Johnson: Expectational Analysis

08/27/2004 12:00 am EST


Chris Johnson

Editor, The Winning Edge

"Our focus is on the sentiment of the market," says Chris Johnson, director of quantitative analysis with Schaeffer's Investment Research"We look for stocks that are either over-loved or over-looked over by the Street, to find opportunities to invest." Here are his latest favorite ideas.

"Our approachwhich we call Expectational Analysis recognizes that sentiment that runs counterintuitive to recent price and fundamental activity often provides trading opportunities. For example, we expect that a stock that has outperformed the market both technically and fundamentally, yet possess signs of continued pessimistic investor sentiment, to be one that would continue to perform strongly. The reverse is also true for stocks that we avoid.

"Much to the dismay of investors, the majority of 2004 has been spent in a tight trading range, offering little opportunity to those following the crowd. From a sentiment perspective, the market's trading range became the investor's own worst enemy, as some complacency found its way into the market, even as it traded in this range. The result, a psychological blow to the market as the major indices recently broke through the bottom of this long-term range instead of its top. Now the market has been put into the position of trying to fight its way back to the range levels or risk further downside potential. With fairly significant long-term technical resistance above current market levels, the latter seems to be the more likely winner in this coup. With the broad market direction offering little hope for the longs, investors are faced with a stock pickers game. The picks below are a few of those that I consider strong candidates for the rest of 2004, along with a stock to be wary of.

"Following our Expectational Analysis approach, Federal Express (FDX NYSE) is an interesting opportunity. Its current put/call ratio of 1.17 indicates that there are more puts open than calls on FDX, a sign of pessimism from the options market. Additionally, the number of analysts that rank FDX a "hold" outnumber the number of analysts recommending the stock as a "buy." This pessimistic sentiment is unwarranted, as the company has been a relative-strength leader for 2004. At some point, the negative sentiment will begin to change to optimism as the stock continues its drive higher. This paradigm shift will bring new buyers to the market for FDX.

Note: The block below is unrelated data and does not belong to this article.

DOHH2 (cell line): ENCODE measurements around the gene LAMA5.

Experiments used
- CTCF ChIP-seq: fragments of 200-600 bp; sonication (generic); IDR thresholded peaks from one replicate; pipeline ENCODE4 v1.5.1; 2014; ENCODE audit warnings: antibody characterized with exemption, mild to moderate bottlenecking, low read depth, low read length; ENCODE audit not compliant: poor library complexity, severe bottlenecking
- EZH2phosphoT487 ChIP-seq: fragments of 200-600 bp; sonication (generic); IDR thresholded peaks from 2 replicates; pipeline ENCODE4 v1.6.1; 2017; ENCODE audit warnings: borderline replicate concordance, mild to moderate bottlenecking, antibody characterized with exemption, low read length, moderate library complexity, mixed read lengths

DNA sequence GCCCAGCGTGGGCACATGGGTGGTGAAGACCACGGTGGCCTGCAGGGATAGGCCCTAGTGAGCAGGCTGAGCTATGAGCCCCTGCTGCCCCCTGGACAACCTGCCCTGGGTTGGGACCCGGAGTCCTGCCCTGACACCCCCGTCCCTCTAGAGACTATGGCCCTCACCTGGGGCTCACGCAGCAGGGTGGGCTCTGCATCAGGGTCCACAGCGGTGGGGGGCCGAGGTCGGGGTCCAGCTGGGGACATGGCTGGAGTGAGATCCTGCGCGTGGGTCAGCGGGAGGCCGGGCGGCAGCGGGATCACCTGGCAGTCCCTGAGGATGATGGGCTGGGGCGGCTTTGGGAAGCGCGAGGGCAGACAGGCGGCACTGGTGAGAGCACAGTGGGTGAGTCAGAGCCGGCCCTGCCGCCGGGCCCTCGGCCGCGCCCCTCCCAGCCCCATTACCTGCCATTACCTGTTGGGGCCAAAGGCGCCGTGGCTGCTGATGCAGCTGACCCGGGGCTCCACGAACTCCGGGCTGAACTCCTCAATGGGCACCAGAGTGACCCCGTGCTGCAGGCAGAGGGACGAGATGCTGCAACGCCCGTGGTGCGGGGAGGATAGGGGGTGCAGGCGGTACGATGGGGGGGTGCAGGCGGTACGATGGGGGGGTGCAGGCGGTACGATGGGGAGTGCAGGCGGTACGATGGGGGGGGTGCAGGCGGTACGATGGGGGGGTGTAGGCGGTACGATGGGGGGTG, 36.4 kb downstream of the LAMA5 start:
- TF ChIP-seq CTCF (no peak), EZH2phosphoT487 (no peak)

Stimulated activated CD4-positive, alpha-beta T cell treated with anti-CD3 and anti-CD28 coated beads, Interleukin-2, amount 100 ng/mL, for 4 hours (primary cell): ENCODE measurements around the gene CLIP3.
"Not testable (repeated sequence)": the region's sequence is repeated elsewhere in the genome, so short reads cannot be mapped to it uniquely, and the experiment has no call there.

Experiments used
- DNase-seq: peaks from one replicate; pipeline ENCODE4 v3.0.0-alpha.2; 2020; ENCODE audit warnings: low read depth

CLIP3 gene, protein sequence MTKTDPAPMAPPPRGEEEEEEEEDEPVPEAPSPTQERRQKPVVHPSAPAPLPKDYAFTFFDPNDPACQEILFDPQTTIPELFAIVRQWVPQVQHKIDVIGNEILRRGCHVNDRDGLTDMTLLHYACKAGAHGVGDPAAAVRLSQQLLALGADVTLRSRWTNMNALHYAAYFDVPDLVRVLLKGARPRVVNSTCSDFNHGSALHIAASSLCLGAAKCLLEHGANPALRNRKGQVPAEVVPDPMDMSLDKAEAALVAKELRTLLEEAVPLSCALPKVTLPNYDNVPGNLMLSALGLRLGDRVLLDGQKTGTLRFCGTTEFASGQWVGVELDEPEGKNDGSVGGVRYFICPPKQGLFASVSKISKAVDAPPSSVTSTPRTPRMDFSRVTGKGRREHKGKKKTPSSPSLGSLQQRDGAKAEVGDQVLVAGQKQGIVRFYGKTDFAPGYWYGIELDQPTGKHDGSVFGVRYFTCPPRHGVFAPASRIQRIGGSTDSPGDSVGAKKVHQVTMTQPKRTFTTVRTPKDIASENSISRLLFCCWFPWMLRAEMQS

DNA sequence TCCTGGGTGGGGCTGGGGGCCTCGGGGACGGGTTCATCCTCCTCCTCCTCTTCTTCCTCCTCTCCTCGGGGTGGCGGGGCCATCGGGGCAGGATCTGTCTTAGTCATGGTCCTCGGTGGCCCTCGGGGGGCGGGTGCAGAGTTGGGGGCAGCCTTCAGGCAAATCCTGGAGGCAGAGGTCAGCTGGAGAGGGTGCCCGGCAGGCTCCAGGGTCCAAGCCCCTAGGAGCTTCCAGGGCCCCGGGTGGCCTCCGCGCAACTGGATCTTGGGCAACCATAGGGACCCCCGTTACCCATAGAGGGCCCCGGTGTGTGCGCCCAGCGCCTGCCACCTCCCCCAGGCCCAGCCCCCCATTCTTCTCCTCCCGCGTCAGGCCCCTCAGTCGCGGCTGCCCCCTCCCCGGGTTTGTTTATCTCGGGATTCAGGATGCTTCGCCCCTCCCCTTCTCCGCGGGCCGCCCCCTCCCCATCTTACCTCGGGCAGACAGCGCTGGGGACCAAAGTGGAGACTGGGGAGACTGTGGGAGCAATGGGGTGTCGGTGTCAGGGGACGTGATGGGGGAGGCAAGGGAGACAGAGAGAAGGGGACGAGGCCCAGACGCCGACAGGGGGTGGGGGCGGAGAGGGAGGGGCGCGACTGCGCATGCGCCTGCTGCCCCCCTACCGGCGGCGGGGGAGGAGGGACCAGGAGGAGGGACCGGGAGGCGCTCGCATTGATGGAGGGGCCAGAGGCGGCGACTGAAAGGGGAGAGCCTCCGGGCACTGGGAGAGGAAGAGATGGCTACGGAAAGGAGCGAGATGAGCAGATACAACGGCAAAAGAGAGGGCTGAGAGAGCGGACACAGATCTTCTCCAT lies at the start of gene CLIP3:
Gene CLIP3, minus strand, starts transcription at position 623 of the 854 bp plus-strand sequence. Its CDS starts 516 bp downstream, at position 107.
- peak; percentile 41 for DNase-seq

"Another stock in a similar situation is Qualcomm (QCOM NASDAQ). The equity's current put/call ratio of 1.08 is higher than all others taken for the security over the past year. This pessimism has built despite the fact that the share price of QCOM continues to make new 52-week highs. With the majority of analyst rankings falling in the "hold" category, there is room for the analyst community to improve their view of QCOM, which would spark more buying of the stock. Recent short interest activity saw an increase of roughly six percent in shares.

"A stock currently at the other end of the sentiment spectrum is Microsoft (MSFT NASDAQ). Recent fundamental and price weakness has hit the software giant, which has also seen a huge amount of optimistic sentiment. Despite becoming a relative-strength laggard in the current market, sentiment on MSFT remains optimistic as its put/call ratio registers a reading of 0.59, indicating that there are nearly two times the number of calls open on MSFT than puts. This combination of optimism and struggling fundamentals/technicals results in MSFT being on my short list for stocks to keep at an arms length."

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